There’s nothing quite like the crack of a crisp riesling on a bright spring evening. That bolt of vibrant, citrusy acidity, followed by a flood of peach, pear, honey and wildflowers. But wait, what’s that odd scent—is it flint? Or diesel fuel? Riesling disciples use the term “petrol” to describe its unusual aroma. Although I would argue for the grape’s virtues—as a versatile food wine and as the world’s best cellaring white—riesling has never gained a mainstream following. Not just because of its idiosyncratic bouquet, but because attempts to mass-produce it on the cheap have often resulted in limpid, overly sweet wines. Recently, however, better rieslings have made in-roads on wine lists across the city, thanks in large part to the excellent bottles produced here in Ontario. The LCBO also carries many refreshing, off-dry examples in the over-$15 range that make superb patio sippers and offer extraordinary value—just check out the point-to-price ratios on the following bottles.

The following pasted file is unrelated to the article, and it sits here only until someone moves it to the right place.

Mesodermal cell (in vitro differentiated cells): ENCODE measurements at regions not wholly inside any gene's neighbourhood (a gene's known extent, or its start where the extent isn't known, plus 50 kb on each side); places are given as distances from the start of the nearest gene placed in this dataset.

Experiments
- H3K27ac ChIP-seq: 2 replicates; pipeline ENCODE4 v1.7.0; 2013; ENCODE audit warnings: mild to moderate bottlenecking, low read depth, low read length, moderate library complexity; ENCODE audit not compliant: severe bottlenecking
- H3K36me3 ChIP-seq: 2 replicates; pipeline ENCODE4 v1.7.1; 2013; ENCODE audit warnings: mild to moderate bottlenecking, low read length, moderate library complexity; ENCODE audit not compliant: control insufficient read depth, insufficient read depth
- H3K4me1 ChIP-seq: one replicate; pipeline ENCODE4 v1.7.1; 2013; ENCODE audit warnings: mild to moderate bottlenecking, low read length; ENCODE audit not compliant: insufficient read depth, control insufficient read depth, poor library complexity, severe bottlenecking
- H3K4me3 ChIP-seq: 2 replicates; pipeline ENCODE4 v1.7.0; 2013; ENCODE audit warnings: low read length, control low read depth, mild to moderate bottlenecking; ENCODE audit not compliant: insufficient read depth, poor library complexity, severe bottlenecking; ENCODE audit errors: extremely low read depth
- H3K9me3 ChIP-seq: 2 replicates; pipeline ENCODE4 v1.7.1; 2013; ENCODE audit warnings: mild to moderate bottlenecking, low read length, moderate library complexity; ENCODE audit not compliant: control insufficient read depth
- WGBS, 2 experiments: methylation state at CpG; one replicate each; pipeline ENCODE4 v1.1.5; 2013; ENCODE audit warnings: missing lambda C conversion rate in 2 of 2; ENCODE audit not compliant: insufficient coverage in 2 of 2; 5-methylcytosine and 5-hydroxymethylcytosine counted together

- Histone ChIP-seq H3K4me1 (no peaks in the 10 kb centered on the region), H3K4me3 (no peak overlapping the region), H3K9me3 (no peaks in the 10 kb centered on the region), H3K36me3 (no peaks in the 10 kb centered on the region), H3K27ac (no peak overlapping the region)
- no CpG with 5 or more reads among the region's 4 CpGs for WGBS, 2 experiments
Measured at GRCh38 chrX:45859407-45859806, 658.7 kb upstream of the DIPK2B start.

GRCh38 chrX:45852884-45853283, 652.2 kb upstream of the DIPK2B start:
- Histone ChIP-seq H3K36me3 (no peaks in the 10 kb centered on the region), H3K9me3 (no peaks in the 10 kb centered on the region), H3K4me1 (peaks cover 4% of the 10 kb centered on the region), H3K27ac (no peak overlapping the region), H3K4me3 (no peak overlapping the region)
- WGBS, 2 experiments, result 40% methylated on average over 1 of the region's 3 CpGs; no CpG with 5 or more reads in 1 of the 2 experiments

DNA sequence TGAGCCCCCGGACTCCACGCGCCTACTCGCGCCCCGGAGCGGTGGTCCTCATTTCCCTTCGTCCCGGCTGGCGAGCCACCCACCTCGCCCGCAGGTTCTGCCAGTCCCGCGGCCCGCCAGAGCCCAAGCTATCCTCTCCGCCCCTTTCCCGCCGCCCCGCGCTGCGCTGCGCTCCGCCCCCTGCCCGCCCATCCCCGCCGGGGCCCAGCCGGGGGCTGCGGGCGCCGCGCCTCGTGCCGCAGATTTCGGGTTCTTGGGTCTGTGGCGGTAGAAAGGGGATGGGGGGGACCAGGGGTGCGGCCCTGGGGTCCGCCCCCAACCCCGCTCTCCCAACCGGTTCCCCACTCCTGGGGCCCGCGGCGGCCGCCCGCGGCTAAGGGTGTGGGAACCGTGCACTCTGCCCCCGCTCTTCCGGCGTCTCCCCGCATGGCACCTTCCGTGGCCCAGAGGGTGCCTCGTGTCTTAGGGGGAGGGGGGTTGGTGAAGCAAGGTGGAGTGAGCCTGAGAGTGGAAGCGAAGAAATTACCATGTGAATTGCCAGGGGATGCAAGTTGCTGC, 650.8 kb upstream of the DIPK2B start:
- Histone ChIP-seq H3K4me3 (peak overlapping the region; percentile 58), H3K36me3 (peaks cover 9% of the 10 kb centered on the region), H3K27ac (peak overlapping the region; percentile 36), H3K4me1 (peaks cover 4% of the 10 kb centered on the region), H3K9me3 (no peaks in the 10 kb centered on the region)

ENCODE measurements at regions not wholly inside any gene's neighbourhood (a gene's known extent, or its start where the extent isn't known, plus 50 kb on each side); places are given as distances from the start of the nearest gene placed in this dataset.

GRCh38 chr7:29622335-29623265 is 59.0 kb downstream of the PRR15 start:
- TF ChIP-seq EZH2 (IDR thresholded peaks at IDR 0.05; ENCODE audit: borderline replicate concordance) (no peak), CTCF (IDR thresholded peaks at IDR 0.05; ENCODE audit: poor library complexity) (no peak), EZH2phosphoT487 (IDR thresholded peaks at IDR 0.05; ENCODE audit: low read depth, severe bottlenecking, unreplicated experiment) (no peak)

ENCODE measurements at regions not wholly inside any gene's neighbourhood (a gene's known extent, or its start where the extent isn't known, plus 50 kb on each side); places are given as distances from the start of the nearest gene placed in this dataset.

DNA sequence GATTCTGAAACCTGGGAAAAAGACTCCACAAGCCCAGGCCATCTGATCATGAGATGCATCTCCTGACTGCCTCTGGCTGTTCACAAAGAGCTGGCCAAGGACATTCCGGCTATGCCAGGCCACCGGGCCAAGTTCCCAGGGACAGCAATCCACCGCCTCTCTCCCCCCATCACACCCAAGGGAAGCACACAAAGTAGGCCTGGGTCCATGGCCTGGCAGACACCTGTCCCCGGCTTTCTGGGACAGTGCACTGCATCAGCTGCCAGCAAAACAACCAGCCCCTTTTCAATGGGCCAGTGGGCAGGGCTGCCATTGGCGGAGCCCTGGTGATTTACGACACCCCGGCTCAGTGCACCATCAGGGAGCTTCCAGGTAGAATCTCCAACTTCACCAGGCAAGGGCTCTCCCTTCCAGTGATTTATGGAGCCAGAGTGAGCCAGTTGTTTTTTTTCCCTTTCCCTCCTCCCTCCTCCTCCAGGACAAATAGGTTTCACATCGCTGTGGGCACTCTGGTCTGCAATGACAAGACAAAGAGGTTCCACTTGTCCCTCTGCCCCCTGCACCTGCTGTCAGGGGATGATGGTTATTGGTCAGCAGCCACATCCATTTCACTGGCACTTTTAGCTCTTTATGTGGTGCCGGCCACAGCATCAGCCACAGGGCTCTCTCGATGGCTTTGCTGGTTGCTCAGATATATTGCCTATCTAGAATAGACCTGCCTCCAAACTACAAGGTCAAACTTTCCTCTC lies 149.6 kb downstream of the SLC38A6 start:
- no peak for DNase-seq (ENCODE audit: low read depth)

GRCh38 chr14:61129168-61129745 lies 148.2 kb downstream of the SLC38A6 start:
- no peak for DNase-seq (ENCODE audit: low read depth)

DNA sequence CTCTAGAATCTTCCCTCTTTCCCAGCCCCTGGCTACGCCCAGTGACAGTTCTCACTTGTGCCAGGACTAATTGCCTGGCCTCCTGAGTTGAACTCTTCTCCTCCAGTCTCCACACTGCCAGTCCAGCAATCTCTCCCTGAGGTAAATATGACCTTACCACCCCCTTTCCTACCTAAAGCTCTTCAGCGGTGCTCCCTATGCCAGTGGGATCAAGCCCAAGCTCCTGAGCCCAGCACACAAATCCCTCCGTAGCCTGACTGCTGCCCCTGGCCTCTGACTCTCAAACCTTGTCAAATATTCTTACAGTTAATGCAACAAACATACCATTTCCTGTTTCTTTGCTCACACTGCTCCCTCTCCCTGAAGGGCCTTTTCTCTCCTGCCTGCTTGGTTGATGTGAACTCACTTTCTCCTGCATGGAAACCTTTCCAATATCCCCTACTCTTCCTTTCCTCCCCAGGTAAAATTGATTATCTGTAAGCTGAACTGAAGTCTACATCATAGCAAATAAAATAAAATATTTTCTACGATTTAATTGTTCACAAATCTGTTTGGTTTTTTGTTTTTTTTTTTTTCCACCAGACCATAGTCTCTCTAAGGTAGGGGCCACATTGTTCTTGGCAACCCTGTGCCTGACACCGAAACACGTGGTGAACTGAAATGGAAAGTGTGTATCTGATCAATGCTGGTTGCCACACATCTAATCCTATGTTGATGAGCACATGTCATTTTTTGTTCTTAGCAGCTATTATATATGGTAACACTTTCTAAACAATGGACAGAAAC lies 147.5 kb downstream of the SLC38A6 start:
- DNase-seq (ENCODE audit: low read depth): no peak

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Greek wines are as intriguing as their popular French and Italian counterparts, and they’re half the price
Pine-scented retsina has left a bitter taste with many wine drinkers, but Greek wine has moved on, and it’s poised to become the next big thing, with more Greek labels making their way into trendy restaurants beyond the Danforth. More than 300 indigenous grapes are grown in the country’s 28 wine-growing appellations, which are home to more than 650 wineries. And the quality and value has only been getting better over the last 10 years. The new Greek wines combine the firm acid and mineral structure of many European wines with the ripe, bright fruitiness often found in hotter New World regions. The country’s core strength is aromatic yet steely whites, like moschofilero and assyrtiko, that will appeal to riesling and gewürztraminer fans. Lighter-weight, complex reds like xinomavro and agiorgitiko are similar to pinot noir and Italian nebbiolo. The LCBO’s selection is still meagre, but Vintages carries some excellent-value bottles, while Kolonaki Group, an Ontario-based Greek wine specialist, offers great buys by the case. Here, nine bottles worth trying, even if you’re not serving souvlaki.